Africa Asia Europe North America South America Oceania
You are here: Home > North America > Guatemala


Yearbook 2008

Guatemala. Politically, the year in Guatemala was dominated by a spy scandal, which was quickly dubbed "Guategate" by the media. In early September, it was revealed that eavesdropping equipment was found in both President Álvaro Colom's office and home, as well as in Vice President Rafael Espada's office. The suspicions fell on the head of Presidential Security Unit Carlos Quintanilla and Presidential Secretary of Strategic Affairs Gustavo Solano, both of whom resigned immediately. Colom said he noticed how things he said in private conversations leaked to the press. The scandal focused on G's notorious corruption and the infiltration of criminal and paramilitary organizations in the state apparatus. Interior Minister Carlos Vinicio Gómez's death in a helicopter crash in June was also initially suspected of being an attack but was probably caused by bad weather.

According to Countryaah reports, the "Guategate" scandal resulted in President Colom appointing a new chief of police, Marlene Blanco Lapola, G's first female police chief ever. As part of the fight against the increasingly serious crime, a new National Security Council was created in November.

In October, former President Alfonso Portillo surrendered to Mexican authorities for extradition to Guatemala Portillo is indicted in his home country for embezzlement of $ 15 million during his tenure as president in 2000-04 and has lived in exile in Mexico ever since.

2008 Guatemala

After a period of protest action throughout the country, in November 2004, Parliament passed a law to provide financial compensation to members of the former paramilitary groups. The groups that were the military's extended arm in the period 1982-96 should have 100 million. US $ in compensation. According to advocates of the so-called PACs (Civil Self-Defense Patrols), about 10,000 protesters had blocked roads, ports and airports demanding immediate financial compensation. Shortly before, the Constitutional Court rejected a similar law at the request of several human rights organizations. The human rights organizations felt that the paramilitary groups should not be compensated, as they were co-responsible for massive human rights violations in 82-96.

The government's report on Human Development in March 2005 indicated that 50% of the country's population remained poor and that 20% were extremely poor. The figures had not changed since the last report in 2002. The poorest area is the Northwest Highlands, where the concentration of the indigenous population is highest. 1.2 million people live here in poverty. In the northern part of the country, 809,000 people live in poverty.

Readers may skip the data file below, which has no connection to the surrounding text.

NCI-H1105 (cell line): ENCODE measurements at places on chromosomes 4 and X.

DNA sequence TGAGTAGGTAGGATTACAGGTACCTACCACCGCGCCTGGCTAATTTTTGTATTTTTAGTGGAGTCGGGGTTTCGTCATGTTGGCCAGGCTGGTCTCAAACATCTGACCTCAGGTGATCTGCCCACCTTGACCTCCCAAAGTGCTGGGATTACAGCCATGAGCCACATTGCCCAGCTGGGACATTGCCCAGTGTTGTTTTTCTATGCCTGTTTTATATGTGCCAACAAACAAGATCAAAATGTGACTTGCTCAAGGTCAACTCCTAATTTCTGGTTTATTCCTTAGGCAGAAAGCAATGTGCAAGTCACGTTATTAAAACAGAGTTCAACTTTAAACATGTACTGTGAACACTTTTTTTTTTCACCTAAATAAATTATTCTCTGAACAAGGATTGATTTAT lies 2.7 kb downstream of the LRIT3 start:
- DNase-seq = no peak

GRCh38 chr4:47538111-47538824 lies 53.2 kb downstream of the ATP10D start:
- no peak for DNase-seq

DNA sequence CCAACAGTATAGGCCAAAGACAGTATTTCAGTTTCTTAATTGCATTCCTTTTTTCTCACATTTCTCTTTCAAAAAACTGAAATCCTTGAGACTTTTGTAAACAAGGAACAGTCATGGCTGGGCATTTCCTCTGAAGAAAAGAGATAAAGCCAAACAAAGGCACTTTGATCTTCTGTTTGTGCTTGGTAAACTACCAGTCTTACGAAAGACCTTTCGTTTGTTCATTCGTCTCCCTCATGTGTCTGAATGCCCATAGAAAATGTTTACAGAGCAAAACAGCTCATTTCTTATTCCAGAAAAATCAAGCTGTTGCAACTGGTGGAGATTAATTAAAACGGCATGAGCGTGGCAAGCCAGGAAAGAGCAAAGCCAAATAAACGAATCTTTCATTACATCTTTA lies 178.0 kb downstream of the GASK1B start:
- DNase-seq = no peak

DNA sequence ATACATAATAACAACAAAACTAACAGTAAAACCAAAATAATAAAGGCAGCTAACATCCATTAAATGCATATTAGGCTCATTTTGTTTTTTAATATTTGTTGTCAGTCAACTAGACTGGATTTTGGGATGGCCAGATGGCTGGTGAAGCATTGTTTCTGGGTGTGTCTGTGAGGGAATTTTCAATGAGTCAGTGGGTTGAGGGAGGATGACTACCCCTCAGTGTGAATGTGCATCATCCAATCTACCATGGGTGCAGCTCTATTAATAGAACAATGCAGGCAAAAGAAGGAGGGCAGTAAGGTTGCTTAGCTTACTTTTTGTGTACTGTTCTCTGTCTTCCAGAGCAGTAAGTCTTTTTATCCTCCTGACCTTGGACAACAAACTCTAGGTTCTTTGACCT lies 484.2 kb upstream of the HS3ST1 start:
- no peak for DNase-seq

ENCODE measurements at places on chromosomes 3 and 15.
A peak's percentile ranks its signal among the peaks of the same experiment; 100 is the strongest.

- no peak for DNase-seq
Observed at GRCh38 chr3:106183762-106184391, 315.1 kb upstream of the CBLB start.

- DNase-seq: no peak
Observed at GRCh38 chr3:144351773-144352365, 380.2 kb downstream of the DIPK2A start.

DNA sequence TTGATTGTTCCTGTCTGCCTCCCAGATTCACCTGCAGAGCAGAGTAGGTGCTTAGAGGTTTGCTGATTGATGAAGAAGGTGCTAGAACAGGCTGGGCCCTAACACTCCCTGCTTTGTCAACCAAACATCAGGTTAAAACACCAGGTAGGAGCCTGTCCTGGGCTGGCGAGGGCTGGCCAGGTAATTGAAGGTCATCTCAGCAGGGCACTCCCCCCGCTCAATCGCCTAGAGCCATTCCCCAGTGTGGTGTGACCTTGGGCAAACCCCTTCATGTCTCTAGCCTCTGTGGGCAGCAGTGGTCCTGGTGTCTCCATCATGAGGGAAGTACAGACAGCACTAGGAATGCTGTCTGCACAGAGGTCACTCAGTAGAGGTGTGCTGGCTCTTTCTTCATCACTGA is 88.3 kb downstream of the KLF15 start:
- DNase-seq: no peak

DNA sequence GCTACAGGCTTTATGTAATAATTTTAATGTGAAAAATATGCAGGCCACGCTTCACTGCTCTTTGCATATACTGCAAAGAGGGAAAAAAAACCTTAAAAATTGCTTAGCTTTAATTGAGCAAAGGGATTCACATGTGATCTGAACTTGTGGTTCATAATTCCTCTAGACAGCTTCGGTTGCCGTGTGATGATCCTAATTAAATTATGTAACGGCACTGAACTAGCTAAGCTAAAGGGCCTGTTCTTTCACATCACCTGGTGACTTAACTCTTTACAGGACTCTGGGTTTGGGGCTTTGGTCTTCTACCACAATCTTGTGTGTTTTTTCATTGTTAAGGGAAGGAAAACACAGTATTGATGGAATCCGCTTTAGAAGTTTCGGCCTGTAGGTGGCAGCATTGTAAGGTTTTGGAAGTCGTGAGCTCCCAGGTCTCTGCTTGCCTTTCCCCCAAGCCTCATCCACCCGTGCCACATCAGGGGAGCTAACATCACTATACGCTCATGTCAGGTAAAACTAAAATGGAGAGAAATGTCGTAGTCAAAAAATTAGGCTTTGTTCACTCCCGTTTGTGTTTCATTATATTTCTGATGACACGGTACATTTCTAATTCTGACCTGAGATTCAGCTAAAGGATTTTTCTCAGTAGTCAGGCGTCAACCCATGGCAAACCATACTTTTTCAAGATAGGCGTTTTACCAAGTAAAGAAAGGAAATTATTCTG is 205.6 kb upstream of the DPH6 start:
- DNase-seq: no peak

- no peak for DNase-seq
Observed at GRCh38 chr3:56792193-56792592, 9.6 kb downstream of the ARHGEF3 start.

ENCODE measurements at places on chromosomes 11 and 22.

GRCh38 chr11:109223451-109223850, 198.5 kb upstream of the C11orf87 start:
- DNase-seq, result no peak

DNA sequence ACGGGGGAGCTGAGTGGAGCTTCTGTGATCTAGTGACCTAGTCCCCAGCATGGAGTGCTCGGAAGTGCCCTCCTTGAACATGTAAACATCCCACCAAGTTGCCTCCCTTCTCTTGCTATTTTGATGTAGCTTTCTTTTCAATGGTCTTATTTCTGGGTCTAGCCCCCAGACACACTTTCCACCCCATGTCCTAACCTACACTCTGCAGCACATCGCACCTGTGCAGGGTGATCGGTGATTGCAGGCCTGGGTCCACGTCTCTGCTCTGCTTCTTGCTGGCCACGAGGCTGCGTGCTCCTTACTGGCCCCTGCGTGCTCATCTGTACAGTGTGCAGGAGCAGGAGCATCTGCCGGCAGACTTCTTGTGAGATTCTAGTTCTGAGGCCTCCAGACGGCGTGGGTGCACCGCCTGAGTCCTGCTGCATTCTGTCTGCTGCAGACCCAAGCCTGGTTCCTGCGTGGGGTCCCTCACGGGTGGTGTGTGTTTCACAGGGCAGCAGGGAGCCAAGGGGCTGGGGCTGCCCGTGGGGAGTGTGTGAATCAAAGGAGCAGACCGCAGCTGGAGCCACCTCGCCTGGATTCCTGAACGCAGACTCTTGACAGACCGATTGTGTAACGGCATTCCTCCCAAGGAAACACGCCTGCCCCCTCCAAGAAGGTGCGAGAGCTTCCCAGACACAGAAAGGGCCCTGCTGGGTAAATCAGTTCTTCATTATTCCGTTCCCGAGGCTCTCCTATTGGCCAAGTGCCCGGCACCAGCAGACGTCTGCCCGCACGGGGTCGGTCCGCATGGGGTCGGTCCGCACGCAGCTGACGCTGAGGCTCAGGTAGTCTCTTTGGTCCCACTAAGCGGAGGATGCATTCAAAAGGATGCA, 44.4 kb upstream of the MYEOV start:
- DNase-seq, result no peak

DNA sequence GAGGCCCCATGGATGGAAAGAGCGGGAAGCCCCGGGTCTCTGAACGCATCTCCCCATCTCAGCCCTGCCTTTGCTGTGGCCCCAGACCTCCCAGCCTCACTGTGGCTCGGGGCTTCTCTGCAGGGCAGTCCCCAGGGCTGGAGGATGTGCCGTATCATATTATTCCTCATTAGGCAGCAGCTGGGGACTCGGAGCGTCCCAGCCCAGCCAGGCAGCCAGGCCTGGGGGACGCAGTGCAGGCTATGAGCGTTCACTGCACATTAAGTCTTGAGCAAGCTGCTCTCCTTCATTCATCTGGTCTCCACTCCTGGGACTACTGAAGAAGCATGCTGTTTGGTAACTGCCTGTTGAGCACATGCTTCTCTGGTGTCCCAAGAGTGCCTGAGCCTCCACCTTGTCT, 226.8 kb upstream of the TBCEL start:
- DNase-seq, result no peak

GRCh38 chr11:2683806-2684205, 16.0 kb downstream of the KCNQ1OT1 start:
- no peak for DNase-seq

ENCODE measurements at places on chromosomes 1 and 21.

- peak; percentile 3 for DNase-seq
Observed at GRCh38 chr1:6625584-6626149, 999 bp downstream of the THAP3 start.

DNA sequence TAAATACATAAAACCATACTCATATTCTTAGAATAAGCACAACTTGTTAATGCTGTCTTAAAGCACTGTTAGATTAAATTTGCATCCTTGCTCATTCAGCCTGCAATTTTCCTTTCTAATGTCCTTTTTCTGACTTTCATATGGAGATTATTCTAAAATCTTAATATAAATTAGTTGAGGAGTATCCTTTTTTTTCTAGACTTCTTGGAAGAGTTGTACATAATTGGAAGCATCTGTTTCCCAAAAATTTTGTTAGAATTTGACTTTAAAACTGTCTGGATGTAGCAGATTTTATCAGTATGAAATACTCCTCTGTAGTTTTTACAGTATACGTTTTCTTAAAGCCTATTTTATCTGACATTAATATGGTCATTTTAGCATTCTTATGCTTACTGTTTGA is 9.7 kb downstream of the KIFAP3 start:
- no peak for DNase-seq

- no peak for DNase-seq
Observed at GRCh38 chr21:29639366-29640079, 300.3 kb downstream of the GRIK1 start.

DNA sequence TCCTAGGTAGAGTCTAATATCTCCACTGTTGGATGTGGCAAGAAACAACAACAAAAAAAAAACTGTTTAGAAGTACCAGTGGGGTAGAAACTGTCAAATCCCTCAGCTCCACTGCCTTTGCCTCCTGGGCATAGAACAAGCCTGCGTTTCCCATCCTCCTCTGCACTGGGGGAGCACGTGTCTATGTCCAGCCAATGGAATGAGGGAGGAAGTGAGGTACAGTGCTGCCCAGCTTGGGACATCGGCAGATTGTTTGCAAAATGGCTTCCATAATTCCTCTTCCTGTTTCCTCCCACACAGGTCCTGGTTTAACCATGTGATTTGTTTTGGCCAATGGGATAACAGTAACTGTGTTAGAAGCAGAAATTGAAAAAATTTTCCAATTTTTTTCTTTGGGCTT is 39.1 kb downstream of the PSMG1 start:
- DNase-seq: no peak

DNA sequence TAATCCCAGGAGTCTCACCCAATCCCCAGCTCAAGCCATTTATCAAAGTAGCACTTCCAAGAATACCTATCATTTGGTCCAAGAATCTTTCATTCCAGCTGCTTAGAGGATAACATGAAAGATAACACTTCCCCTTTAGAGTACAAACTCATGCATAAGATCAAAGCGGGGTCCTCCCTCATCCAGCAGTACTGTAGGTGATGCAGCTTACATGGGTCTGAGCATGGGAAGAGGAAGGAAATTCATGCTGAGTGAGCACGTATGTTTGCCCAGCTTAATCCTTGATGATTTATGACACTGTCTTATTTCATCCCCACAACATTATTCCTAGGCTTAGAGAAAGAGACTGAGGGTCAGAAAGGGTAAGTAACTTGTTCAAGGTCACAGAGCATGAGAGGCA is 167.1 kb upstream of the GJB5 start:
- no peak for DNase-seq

A report from the International Program for the Eradication of Child Labor (IPEC) under the ILO, 436,000 Guatemalan children aged 5-17 work. Worst are the conditions in the countryside where 18.4% of children do adult work. Many children start working in agriculture as 5 year olds. At this age, work affects both their health and their development.

In October, Hurricane Stan hit the country hard. Over 1,000 were killed and 250,000 - most Indians and half minors - lost their homes and possessions. Stan passed through southern Mexico, Guatemala and briefly crossed through El Salvador before continuing into the Pacific Ocean. However, it was Guatemala that was hit the hardest, and according to. The UN could destroy even more Guatemalans in extreme poverty. The damage amounted to DKK 22 million. US $. President Berger asked for international relief to meet the needs of food, water and medicine.

The level of violence in Guatemala is generally increasing and also affects women, children and young people. On March 23, 2006, a group of children on their way to school were attacked with a firearm by a gang. Four days later, an 11-year-old boy was abducted and later killed. On average, 2 minors are murdered every day. A similar number of women are murdered. The government is being criticized for doing nothing about the escalating violence that is a consequence of the 45 years of military dictatorship in the country and the culture of violence it has engendered.

In the first semester, overseas Guatemalans sent $ 2.05 billion. US $ back to Guatemala. This was a 21% increase over the same period the year before. Transfers from Guatemalans abroad are the second most important source of foreign currency, only just surpassed by export earnings.

In late July, President Berger announced that he would sue the United States for the WTO for dumping. Acc. the president forces the United States of Guatemala to accept imports of North American chickens at a price below the prices set by the WTO.

On May 29, ex-military dictator Fernando Lucas García died in the Venezuelan city of Puerto la Cruz, where he had lived since 1982. In 2005, the Spanish authorities had requested García extradite ifbm. investigations into the deaths of 7 Spanish nationals in Guatemala during his reign. The request was rejected by the Venezuelan authorities on the grounds that the required documentation had not been presented within the prescribed period.

A form of punishment historically used by the Mayans appeared in various cities in the country, where it was used against people accused of selling children. The punishment consisted in whipping the men while women got their hair cut. At the same time, they were expelled from their community. A leader of one of the Native American communities, Antonio Cotí stated that: "It was not good to have children just to sell them. That is why they have been punished and ostracized by their communities so that no one else can do the same ”.


Other Countries in North America

Country Center Copyright 2008 - 2020 All Rights Reserved